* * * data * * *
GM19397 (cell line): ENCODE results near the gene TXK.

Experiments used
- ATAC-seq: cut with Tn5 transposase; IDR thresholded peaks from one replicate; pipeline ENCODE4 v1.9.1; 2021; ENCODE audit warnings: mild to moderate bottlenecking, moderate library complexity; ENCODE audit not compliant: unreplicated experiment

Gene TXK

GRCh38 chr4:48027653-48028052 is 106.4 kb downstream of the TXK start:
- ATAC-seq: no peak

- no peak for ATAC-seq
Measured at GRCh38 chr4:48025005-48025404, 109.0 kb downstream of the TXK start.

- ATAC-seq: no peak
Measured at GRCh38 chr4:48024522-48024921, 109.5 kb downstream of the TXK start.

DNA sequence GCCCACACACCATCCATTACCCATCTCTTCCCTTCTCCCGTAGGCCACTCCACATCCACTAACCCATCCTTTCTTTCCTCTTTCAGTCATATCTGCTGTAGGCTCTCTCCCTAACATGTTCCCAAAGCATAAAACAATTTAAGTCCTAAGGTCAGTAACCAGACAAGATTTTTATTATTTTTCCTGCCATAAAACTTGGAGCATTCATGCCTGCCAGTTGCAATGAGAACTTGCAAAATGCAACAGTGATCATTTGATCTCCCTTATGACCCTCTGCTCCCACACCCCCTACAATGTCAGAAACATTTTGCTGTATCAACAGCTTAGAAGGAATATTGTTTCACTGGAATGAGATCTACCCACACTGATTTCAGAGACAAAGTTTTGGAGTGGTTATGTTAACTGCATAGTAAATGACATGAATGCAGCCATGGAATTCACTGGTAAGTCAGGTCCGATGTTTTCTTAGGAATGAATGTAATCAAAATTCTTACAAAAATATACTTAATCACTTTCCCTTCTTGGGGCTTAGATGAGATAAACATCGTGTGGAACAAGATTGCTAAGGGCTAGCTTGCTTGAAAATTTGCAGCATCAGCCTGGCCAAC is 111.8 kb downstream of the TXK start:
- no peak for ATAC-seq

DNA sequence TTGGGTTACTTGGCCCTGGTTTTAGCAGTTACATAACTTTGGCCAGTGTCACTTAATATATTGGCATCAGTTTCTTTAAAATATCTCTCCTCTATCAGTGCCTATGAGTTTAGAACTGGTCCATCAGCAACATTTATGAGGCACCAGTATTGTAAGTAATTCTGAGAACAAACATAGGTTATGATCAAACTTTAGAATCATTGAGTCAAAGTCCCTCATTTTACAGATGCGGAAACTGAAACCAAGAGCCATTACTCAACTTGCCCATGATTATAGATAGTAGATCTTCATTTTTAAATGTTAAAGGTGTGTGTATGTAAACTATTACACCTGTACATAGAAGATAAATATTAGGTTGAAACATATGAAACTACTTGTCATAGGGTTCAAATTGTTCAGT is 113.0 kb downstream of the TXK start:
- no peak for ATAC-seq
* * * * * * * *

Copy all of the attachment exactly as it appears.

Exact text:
GM19397 (cell line): ENCODE results near the gene TXK.

Experiments used
- ATAC-seq: cut with Tn5 transposase; IDR thresholded peaks from one replicate; pipeline ENCODE4 v1.9.1; 2021; ENCODE audit warnings: mild to moderate bottlenecking, moderate library complexity; ENCODE audit not compliant: unreplicated experiment

Gene TXK

GRCh38 chr4:48027653-48028052 is 106.4 kb downstream of the TXK start:
- ATAC-seq: no peak

- no peak for ATAC-seq
Measured at GRCh38 chr4:48025005-48025404, 109.0 kb downstream of the TXK start.

- ATAC-seq: no peak
Measured at GRCh38 chr4:48024522-48024921, 109.5 kb downstream of the TXK start.

DNA sequence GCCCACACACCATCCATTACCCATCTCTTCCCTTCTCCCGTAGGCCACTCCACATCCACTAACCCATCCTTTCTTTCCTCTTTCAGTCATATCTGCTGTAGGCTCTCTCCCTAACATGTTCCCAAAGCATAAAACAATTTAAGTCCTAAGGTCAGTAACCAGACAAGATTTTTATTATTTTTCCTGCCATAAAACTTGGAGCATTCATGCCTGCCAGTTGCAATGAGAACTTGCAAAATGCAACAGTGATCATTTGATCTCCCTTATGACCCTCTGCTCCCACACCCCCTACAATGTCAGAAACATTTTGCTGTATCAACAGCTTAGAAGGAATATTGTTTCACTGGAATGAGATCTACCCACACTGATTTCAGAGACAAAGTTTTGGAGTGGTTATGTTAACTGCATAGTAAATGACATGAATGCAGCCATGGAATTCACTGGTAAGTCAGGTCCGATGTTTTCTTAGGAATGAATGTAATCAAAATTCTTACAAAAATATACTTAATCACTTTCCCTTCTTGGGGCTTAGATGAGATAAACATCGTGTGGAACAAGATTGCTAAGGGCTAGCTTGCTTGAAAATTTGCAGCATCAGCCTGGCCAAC is 111.8 kb downstream of the TXK start:
- no peak for ATAC-seq

DNA sequence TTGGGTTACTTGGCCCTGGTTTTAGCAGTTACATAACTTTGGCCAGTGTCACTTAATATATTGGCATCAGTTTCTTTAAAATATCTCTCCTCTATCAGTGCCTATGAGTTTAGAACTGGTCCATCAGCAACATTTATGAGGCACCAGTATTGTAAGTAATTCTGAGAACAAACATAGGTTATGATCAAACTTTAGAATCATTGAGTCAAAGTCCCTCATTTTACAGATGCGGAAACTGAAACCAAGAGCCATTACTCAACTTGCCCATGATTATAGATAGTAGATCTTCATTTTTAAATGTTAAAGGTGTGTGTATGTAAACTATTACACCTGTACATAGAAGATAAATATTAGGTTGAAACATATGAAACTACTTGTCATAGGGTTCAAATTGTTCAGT is 113.0 kb downstream of the TXK start:
- no peak for ATAC-seq